Patterns or actions used by different individuals determines different leadership potential
Behavior differs so do leadership.
Examples: Autocratic, Democratic and Laissez-faire.
Contingency theories of leadership focus on particular variables related to the environment that might determine which particular style of leadership is best suited for the situation.
According to this theory, no leadership style is best in all situations. Success depends upon a number of variables, including the leadership style, qualities of the followers, and aspects of the situation.
The theory that effective groups depend upon a proper match between a leader’s style of interacting with subordinates and the degree to which the situation gives control and influence to the leader.
There are basically three steps in the model:
- 1. Identifying leadership styles
- 2. Defining the situation
- 3. Matching leaders and situation
1. Identifying leadership styles
Fiedler believes a key factor in leadership success is the individual’s basic leadership style. So he created the Least Prefer Co-Worker (LPC) Questionnaire
- LPC- An instrument that tells to measure whether a person is task or relationship oriented.
- If low LPC score then the person is task oriented.
- If the high LPC score then person is relationship oriented.
Your final score is the total of numbers you circled on 18 scales
- 57 or less= Low LPC (Task motivated)
- 58-63= Middle LPC (Socio-independent leaders, self directed and not overly concerned with the task or with how others view them)
- 64 or above= High LPC (Motivated by relationships)
2. Defining the situation:
Defining key factors such as:
- Leader-member relations: The degree of trust, confidence and respect members have in the leader.
- Task structure: The degree too which the job assignments are procedurized
- Position power: The degree of influence a leader has over power variables such as hiring, firing, promotions etc.
3. Matching leaders and situation
After knowing leadership style through LPC and defining all the situations, you choose the leader who will fit for the situation.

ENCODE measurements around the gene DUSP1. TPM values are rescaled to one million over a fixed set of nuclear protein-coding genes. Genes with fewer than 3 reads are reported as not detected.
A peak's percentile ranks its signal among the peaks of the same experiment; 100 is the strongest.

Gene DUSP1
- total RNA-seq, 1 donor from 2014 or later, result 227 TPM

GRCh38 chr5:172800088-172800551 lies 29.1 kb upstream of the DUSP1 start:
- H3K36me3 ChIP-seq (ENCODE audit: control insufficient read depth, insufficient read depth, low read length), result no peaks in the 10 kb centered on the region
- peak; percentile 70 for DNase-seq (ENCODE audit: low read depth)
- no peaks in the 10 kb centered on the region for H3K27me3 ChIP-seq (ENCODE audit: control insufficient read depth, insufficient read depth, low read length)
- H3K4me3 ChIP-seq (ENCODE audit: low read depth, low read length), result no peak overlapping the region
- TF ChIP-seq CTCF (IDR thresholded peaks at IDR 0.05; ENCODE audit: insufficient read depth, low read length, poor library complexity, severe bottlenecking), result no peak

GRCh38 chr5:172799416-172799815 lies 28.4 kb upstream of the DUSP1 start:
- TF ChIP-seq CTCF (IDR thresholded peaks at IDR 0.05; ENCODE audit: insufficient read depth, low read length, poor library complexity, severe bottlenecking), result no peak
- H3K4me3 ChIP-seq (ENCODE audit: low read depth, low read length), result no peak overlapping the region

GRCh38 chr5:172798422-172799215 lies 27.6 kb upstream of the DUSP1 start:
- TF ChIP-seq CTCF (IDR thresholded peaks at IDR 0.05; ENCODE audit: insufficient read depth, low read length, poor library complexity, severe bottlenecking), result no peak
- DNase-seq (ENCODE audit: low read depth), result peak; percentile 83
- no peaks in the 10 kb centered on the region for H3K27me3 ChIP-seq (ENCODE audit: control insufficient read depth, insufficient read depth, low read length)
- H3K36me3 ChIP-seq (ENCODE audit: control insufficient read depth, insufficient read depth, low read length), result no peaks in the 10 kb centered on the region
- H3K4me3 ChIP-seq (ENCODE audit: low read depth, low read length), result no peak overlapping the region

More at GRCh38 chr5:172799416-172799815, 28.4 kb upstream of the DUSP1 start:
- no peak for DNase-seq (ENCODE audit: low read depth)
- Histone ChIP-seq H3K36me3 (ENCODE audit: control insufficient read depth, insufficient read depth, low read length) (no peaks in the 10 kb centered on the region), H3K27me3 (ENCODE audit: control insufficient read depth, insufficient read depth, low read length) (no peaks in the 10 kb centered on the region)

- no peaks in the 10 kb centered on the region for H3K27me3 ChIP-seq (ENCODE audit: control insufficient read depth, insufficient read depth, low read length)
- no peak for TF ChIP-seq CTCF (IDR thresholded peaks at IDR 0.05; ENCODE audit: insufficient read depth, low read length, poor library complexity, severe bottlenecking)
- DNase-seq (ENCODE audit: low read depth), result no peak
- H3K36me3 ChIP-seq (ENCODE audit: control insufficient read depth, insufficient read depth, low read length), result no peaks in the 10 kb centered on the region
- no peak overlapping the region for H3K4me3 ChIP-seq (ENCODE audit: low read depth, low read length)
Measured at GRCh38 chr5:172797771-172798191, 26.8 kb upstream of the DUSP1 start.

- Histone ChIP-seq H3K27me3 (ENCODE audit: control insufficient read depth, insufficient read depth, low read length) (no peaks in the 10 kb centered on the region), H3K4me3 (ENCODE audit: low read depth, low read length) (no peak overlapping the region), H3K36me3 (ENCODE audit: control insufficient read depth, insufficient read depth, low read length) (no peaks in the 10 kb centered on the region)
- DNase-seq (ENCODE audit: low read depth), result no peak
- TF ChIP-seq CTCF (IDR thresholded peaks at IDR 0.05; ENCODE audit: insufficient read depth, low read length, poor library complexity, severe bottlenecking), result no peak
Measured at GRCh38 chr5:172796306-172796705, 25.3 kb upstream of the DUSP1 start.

Two ways in which to improve leader effectiveness:
- Change the leader to fit the situation.
- Change the situation to fit the leader.
Situational theories propose that leaders choose the best course of action based upon situational variable. Different styles of leadership may be more appropriate for certain types of decision-making.
Situational leadership theory/model was developed by Kenneth Blanchard and Paul Hersey.
- Use of different leadership styles dependent on the situation.
- This style allows you to analyse the needs of the situation and then use the most appropriate leadership style.
- It is dependent on employees’ competences in their task areas and commitment to their tasks
In situational leadership, it is up to the leader to change his leadership style, and followers are not expected to adapt to the leader’s style. In situational leadership, the leadership style may change continually based on the situation.
Action Centred Leadership
Action Centred Leadership is a model proposed by John Adair (1973), argued that it is not who you are but what you do which establishes you as a leader. A leader needs to balance the needs of the Task, the Team and the Individual. John Adair is a British author and a leading World authority on leadership and management.
An effective leader carries out these functions and demonstrates the behaviours appropriate to the task circles, varying the level according to the needs of the situation. The leader whilst balancing the three tasks, ‘sits above’ the process, ensuring the best possible outcome of what is happening.
The Task: Achieving the objectives of the work group, defining the group task, planning the work, allocation of resources, organising of duties and responsibilities, controlling quality and checking performance, reviewing progress.
The Team: Maintaining the morale and building the team spirit, the cohesiveness of the group as a working unit, setting standards and maintaining discipline, systems of communications within the team, training the group, appointment of sub-leaders.